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Math Help - power supplied to a resistive load cannot exeed (V\2)^2/R^2

  1. #1
    Super Member bigwave's Avatar
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    Cool power supplied to a resistive load cannot exeed (V\2)^2/R^2

    A battery has internal resistance R_i

    and open circuit terminal voltage V_b

    Show that the power supplied to a resistive load cannot exceed \frac{({\frac{V_b}{2})^2}}{R_i}

    well I only changed this to

    \frac{{\frac{V_b}{2}^2}}{R_i}<br />
\Rightarrow<br />
({\frac{V_b}{2})^2}\times\frac{1}{R_i}<br />
\Rightarrow<br />
\frac{V_b^2}{4R_i}<br />

    but not sure how you determine what cannot be exceeded

    any suggest...

    mod.... this should of been put in "other topics" its not an advanced topic.
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  2. #2
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    Internal resistance r.
    External R.

    <br />
 \displaystyle { I=\frac{V}{r+R} }<br />

    <br />
 \displaystyle {  P=I^2 \; R \;  = \;  \frac{V^2}{(r+R)^2}  \;  R<br />
}<br />

    Max power on R is

    <br />
  \displaystyle { \frac{dP}{dR} \; = \; 0<br />
}<br />

    we get

    <br />
R=r<br />

    and

    <br />
 \displaystyle {  P(max)=\frac{V^2}{4r}<br />
}<br />
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  3. #3
    A Plied Mathematician
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    I've attached a circuit model of the situation. Would you agree with this model?

    power supplied to a resistive load cannot exeed (V)^2/R^2-max-load-10-26-2010.jpg

    Let's say this model is accurate. Now what? Well, the one constant thing is the voltage of the battery. That doesn't change (at least, not theoretically). But as you change the load resistance, the relative voltage drops across each resistor changes. You want to maximize the power in the load. Now, Ohm's Law yields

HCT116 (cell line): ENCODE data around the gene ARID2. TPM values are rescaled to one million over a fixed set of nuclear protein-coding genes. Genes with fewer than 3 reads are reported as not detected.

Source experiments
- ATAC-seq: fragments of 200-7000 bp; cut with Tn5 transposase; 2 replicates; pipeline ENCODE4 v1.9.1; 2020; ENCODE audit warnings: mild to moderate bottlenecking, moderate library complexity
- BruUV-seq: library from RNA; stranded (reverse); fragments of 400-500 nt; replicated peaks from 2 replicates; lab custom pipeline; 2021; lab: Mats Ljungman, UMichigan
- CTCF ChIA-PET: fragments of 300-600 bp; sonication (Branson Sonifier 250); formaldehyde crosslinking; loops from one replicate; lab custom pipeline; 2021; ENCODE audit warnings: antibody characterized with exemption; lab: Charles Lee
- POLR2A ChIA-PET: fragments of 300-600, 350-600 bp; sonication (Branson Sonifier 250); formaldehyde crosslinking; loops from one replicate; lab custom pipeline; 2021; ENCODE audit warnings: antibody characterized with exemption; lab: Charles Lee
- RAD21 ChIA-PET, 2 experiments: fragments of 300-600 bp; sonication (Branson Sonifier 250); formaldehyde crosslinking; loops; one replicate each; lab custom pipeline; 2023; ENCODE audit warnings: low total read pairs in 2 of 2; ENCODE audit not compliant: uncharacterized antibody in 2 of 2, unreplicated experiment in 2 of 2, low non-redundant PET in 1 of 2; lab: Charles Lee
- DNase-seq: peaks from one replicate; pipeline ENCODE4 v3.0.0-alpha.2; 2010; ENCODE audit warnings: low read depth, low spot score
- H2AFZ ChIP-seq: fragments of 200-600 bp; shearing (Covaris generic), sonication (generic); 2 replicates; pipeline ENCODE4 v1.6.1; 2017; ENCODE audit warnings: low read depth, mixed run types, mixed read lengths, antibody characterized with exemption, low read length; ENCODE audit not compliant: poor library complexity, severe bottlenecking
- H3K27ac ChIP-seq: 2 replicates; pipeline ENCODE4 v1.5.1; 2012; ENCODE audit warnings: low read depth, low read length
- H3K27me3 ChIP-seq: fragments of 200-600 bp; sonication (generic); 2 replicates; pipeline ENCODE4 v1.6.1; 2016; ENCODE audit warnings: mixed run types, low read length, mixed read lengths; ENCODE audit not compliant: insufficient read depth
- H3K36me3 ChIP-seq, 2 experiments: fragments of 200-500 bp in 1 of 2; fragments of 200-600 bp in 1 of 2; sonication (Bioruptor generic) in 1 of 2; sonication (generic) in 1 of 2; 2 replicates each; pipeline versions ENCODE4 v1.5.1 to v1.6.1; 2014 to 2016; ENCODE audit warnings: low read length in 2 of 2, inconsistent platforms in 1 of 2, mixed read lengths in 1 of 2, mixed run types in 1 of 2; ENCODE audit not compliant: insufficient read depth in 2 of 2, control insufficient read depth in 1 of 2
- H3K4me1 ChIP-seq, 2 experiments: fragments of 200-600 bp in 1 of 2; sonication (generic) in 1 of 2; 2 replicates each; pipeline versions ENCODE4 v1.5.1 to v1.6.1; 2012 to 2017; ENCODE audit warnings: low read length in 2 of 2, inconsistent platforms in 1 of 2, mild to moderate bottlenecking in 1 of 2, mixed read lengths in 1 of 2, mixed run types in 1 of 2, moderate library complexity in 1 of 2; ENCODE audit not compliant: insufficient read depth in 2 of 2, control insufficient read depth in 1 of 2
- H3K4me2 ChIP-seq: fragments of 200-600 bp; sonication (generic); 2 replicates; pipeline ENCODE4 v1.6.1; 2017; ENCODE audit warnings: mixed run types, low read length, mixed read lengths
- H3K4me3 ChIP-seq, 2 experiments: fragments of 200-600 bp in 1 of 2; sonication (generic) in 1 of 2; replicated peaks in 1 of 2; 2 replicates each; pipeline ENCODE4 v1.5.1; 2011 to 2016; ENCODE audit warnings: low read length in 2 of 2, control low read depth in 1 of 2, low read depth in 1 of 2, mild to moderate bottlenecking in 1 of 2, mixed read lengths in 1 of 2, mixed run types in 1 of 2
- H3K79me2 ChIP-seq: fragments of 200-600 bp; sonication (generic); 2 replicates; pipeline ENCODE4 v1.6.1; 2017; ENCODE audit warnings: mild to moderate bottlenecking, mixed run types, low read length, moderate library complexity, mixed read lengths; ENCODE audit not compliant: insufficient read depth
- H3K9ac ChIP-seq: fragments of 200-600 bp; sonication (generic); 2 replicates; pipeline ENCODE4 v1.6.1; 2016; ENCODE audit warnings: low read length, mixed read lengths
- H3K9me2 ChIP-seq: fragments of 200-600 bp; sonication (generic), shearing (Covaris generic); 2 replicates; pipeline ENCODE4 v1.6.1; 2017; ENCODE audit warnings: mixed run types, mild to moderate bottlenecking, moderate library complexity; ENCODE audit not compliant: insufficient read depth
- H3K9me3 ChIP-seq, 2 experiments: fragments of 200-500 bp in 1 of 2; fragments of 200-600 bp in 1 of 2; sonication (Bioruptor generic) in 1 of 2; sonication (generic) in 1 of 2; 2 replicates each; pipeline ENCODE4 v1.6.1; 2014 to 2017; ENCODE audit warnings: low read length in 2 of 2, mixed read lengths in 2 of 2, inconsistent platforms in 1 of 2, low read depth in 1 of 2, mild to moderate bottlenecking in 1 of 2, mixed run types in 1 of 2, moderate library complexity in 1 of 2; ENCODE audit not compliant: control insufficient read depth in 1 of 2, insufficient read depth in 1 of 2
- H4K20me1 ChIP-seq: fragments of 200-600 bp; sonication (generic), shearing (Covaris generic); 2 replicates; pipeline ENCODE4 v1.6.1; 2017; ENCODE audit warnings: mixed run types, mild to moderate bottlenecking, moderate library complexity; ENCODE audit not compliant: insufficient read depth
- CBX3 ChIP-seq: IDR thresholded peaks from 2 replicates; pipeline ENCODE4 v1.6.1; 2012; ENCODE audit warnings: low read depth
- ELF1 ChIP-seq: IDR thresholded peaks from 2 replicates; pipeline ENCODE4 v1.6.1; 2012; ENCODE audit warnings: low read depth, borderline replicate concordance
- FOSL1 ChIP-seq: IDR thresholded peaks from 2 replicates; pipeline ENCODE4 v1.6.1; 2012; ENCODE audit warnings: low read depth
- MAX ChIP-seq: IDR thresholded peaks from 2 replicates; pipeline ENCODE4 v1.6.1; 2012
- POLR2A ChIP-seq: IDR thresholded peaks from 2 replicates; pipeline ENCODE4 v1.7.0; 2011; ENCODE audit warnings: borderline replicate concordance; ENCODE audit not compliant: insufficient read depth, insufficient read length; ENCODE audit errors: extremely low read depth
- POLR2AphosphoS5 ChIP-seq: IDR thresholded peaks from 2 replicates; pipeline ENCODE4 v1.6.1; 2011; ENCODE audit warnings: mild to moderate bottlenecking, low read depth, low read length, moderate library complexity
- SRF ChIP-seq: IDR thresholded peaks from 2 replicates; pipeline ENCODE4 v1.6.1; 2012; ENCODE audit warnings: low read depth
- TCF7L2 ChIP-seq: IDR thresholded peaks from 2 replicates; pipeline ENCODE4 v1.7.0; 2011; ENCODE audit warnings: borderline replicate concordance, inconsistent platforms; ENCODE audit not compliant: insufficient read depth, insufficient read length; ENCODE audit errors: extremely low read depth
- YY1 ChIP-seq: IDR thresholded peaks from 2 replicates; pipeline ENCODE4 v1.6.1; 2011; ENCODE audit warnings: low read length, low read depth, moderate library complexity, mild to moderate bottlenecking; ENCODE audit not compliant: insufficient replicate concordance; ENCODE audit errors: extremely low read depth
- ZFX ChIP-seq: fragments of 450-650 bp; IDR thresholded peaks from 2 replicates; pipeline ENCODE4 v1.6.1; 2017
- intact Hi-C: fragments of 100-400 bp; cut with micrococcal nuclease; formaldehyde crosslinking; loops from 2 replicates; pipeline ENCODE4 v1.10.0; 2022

V_{\text{b}}=I(R_{\text{i}}+R_{\text{load}}).

    The power dissipated in the load resistor is P_{\text{load}}=I^{2}R_{\text{load}}=\left(\dfrac{  V_{\text{b}}}{R_{\text{i}}+R_{\text{load}}}\right)  ^{2}R_{\text{load}}.

    Now use the usual Calc I procedure of setting

    \dfrac{dP_{\text{load}}}{dR_{\text{load}}}=0, and solve for R_{\text{load}}.

    What do you get?
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  4. #4
    Super Member bigwave's Avatar
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    verify

    sure appreciate the help... now I see how this works...thanks...

    there was a follow up question on this.... not sure if input it right

    thus if V_b=96V and R_i = 50\Omega.

    Discrete loads of 150, 100, 50, 30, and 20m\Omega are connected, one at a time, across the battery. Plot the curve of power supplied versus the ohmic value of the load. I tried to use the Wolfram|Alpha to graph this but didn't get the expression right http://www.wolframalpha.com/input/?i=plot[P%3D%28%2896%29^2%29%2F%284\Omega%29%3B%28P%2C-50%2C200%29%2C%28\Omega%2C-50%2C200%29]

    Hence, verify that the maximum power transfer occurs when R_i = R_{load} = 50\Omega
    Last edited by bigwave; October 26th 2010 at 03:12 PM. Reason: added question
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  5. #5
    A Plied Mathematician
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    Well, here's a continuous plot. If you wanted to do a discrete plot, I'd use Excel.
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  6. #6
    Super Member bigwave's Avatar
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    appreciate the plot

    well. I need a lot of help with this EE subject.

    more ?? to post on the way
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  7. #7
    A Plied Mathematician
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    Did you mean you need more help with this problem, or just more help with problems in the same subject?
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  8. #8
    Super Member bigwave's Avatar
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    Im ok with this one

    but I will be posting more new problems

    its a new subject to me.
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  9. #9
    A Plied Mathematician
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    Ok. I'll be looking for more threads. Have a good one!
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